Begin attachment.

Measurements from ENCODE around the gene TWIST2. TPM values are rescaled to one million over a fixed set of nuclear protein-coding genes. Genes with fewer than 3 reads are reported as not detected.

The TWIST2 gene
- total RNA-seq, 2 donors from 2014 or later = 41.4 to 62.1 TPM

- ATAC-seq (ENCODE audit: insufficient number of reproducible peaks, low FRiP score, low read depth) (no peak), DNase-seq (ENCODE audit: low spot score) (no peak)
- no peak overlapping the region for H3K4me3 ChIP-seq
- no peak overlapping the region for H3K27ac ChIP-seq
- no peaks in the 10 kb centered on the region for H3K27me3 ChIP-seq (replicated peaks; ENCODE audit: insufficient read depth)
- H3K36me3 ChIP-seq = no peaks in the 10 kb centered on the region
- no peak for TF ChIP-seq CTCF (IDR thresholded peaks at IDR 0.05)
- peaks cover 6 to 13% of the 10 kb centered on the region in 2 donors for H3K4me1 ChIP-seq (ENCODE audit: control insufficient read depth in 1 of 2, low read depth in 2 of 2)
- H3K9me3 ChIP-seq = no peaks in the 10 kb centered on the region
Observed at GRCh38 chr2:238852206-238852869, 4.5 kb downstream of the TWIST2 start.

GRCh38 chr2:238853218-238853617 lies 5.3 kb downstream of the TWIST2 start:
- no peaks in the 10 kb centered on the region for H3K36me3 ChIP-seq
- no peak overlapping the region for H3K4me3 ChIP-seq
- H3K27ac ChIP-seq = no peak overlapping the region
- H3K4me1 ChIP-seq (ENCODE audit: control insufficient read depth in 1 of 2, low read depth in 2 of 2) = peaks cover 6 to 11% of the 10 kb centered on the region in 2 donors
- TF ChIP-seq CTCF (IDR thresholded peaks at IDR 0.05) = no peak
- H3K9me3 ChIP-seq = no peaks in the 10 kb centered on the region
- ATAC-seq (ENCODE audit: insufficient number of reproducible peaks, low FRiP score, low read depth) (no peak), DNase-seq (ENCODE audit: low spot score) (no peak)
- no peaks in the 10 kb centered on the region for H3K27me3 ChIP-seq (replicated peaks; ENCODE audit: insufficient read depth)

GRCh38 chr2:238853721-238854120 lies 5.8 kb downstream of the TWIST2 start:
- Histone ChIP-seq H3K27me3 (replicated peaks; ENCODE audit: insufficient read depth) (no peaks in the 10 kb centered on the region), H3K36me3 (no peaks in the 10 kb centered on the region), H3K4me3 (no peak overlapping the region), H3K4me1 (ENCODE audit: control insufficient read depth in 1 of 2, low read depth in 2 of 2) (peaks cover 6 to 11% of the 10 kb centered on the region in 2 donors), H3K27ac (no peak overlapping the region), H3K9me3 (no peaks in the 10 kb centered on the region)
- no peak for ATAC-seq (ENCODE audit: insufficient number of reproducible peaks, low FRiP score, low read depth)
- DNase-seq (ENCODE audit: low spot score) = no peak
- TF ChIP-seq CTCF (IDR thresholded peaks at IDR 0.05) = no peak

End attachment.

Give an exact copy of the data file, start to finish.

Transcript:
Measurements from ENCODE around the gene TWIST2. TPM values are rescaled to one million over a fixed set of nuclear protein-coding genes. Genes with fewer than 3 reads are reported as not detected.

The TWIST2 gene
- total RNA-seq, 2 donors from 2014 or later = 41.4 to 62.1 TPM

- ATAC-seq (ENCODE audit: insufficient number of reproducible peaks, low FRiP score, low read depth) (no peak), DNase-seq (ENCODE audit: low spot score) (no peak)
- no peak overlapping the region for H3K4me3 ChIP-seq
- no peak overlapping the region for H3K27ac ChIP-seq
- no peaks in the 10 kb centered on the region for H3K27me3 ChIP-seq (replicated peaks; ENCODE audit: insufficient read depth)
- H3K36me3 ChIP-seq = no peaks in the 10 kb centered on the region
- no peak for TF ChIP-seq CTCF (IDR thresholded peaks at IDR 0.05)
- peaks cover 6 to 13% of the 10 kb centered on the region in 2 donors for H3K4me1 ChIP-seq (ENCODE audit: control insufficient read depth in 1 of 2, low read depth in 2 of 2)
- H3K9me3 ChIP-seq = no peaks in the 10 kb centered on the region
Observed at GRCh38 chr2:238852206-238852869, 4.5 kb downstream of the TWIST2 start.

GRCh38 chr2:238853218-238853617 lies 5.3 kb downstream of the TWIST2 start:
- no peaks in the 10 kb centered on the region for H3K36me3 ChIP-seq
- no peak overlapping the region for H3K4me3 ChIP-seq
- H3K27ac ChIP-seq = no peak overlapping the region
- H3K4me1 ChIP-seq (ENCODE audit: control insufficient read depth in 1 of 2, low read depth in 2 of 2) = peaks cover 6 to 11% of the 10 kb centered on the region in 2 donors
- TF ChIP-seq CTCF (IDR thresholded peaks at IDR 0.05) = no peak
- H3K9me3 ChIP-seq = no peaks in the 10 kb centered on the region
- ATAC-seq (ENCODE audit: insufficient number of reproducible peaks, low FRiP score, low read depth) (no peak), DNase-seq (ENCODE audit: low spot score) (no peak)
- no peaks in the 10 kb centered on the region for H3K27me3 ChIP-seq (replicated peaks; ENCODE audit: insufficient read depth)

GRCh38 chr2:238853721-238854120 lies 5.8 kb downstream of the TWIST2 start:
- Histone ChIP-seq H3K27me3 (replicated peaks; ENCODE audit: insufficient read depth) (no peaks in the 10 kb centered on the region), H3K36me3 (no peaks in the 10 kb centered on the region), H3K4me3 (no peak overlapping the region), H3K4me1 (ENCODE audit: control insufficient read depth in 1 of 2, low read depth in 2 of 2) (peaks cover 6 to 11% of the 10 kb centered on the region in 2 donors), H3K27ac (no peak overlapping the region), H3K9me3 (no peaks in the 10 kb centered on the region)
- no peak for ATAC-seq (ENCODE audit: insufficient number of reproducible peaks, low FRiP score, low read depth)
- DNase-seq (ENCODE audit: low spot score) = no peak
- TF ChIP-seq CTCF (IDR thresholded peaks at IDR 0.05) = no peak